After reading an article that we should avoid only
calling God a ‘he’, discovering that the Church of
Sweden already have stopped calling God ‘he’ and
reminiscing on a pilgrimage we took with our old
church to Whitby on the theme of St. Hilda in
March, I recently began to look at women in
Christianity and the problems that the church has
with gender – against women and the transgender
community. Recent research shows that half of 18-
24 year-old Christians believe God to be male, with
just one in three over-65s believing the same, and
the ways in which we think or forget about women
such as Mary Magdalene, Jesus’ mother Mary, St
Hilda and all other Christian women can be quite
stereotypical. Though those identifying as
transgender can become priests within the Church
of England, there is little evidence right now that
there are actually any.

I believe that God and clergy are of the third gender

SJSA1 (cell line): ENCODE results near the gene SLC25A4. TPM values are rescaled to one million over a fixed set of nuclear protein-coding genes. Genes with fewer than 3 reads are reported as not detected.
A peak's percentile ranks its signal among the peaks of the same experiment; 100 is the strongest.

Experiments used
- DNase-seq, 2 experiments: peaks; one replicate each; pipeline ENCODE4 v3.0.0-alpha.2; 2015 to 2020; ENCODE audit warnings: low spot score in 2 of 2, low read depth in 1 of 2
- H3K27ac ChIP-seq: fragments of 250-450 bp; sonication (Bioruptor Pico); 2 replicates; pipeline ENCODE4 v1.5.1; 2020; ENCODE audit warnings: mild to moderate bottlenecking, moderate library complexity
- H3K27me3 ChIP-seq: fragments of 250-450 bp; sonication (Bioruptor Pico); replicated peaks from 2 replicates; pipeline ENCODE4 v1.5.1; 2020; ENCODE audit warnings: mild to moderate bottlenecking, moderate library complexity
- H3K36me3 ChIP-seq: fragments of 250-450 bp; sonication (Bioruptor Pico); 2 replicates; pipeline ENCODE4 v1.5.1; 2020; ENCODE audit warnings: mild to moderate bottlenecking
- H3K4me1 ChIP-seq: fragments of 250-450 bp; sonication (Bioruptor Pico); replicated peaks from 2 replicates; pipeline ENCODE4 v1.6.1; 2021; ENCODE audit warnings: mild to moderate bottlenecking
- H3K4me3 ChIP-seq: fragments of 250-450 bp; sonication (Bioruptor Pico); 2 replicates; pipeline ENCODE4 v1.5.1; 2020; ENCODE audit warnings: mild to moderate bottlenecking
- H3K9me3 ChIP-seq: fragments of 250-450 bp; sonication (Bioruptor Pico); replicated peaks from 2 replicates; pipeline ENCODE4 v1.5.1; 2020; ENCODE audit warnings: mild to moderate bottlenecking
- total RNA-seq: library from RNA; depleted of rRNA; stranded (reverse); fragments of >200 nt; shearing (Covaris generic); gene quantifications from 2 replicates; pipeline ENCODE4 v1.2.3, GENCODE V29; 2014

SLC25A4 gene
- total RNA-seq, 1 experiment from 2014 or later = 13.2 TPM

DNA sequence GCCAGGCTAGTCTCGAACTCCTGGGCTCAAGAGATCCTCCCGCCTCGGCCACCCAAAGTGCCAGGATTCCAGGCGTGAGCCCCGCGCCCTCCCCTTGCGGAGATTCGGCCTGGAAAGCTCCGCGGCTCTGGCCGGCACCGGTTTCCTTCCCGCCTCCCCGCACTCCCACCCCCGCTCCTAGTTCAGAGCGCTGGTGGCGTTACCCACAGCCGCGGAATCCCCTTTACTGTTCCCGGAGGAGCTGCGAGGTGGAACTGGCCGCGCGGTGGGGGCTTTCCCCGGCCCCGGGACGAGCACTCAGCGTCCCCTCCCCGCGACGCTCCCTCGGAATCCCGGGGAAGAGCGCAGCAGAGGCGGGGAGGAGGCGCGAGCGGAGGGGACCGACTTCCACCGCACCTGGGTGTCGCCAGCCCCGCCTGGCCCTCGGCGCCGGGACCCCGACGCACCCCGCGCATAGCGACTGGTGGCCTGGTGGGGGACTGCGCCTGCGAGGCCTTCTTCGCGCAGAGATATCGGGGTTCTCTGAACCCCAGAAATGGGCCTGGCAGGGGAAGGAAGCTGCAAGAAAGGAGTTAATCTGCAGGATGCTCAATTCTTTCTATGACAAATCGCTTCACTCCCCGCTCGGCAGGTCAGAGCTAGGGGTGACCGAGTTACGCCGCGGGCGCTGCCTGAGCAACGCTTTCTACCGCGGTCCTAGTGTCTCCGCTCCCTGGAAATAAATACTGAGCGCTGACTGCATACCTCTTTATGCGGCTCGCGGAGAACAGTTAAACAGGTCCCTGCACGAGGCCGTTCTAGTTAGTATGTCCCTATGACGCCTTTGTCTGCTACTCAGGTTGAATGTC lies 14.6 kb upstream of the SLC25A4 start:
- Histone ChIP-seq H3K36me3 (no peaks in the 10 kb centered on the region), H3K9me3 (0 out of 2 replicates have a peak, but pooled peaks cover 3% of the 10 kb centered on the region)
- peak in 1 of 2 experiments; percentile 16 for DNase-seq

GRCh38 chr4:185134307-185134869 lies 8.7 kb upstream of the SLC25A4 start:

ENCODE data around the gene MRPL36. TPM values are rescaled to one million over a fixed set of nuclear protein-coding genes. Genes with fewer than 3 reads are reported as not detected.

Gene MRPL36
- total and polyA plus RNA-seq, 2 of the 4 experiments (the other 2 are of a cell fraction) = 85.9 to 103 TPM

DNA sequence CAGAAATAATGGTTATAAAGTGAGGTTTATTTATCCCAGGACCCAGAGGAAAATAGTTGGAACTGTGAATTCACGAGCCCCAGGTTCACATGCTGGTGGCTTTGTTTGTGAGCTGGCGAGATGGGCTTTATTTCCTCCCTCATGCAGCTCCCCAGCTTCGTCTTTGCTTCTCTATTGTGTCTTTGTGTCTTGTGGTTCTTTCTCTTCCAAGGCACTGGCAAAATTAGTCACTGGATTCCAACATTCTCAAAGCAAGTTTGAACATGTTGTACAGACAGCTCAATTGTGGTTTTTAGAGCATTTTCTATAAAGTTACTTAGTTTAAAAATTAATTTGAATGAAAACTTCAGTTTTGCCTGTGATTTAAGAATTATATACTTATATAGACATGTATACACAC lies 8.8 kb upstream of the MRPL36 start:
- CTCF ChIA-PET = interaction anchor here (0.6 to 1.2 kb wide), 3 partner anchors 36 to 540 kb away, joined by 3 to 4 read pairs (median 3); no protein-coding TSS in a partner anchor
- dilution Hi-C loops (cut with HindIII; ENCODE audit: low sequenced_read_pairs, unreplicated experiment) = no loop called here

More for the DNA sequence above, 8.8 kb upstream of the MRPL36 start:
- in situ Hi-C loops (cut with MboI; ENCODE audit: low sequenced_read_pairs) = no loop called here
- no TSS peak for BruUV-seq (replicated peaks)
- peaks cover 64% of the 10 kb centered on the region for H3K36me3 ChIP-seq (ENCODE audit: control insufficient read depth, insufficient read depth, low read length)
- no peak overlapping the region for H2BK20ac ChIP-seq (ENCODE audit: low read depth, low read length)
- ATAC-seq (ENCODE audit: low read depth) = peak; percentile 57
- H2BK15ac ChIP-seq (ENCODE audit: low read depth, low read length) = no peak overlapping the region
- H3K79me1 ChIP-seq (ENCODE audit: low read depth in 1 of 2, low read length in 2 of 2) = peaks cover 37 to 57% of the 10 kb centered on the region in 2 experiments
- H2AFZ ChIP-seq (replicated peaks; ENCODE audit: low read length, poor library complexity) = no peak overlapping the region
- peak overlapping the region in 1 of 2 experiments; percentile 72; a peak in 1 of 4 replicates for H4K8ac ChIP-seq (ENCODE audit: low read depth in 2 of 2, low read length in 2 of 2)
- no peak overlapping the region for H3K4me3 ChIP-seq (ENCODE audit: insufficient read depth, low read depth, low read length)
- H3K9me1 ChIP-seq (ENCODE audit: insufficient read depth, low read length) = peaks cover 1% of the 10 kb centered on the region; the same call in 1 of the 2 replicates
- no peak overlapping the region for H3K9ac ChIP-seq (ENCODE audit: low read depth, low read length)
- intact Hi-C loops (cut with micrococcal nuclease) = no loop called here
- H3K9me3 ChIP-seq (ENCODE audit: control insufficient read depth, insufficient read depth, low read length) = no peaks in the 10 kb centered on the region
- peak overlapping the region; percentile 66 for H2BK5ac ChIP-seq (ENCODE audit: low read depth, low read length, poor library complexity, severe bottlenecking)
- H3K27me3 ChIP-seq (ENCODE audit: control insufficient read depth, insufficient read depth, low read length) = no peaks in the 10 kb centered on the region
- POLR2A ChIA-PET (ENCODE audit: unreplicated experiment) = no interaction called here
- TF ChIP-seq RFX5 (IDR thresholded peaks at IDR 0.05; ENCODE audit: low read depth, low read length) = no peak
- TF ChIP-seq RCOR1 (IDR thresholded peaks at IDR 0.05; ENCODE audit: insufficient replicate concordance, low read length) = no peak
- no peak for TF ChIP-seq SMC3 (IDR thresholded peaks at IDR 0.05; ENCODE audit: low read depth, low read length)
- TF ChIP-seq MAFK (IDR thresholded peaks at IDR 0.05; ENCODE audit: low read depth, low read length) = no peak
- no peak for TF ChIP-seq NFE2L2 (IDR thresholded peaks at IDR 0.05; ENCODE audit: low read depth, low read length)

or non-gendered. This is an egalitarian or/and
Christian feminist view as it is including those of all
gender identity categories. God and Jesus are both
masculine and feminine – they may be male, they
can get angry (God against the Pharaohs or Jesus
entering the temple to expel the merchants and
money makers) but they are caring, loyal,
compassionate to people of all genders, ages,
abilities, economic status; characteristics which in
the past would have been viewed as feminine. One
must note that the labels of God and Jesus as
‘Father’ and ‘Son’ are analogous or metaphorical
and were used by male authors in patriarchal times.
The use of these words and the pronoun of ‘he’ does
not necessarily imply God as purely male. Priests are
also gender neutral in their role; they are leaders in
our churches, but they also care for us and our
community. They are masculine and feminine.

Beth Stephenson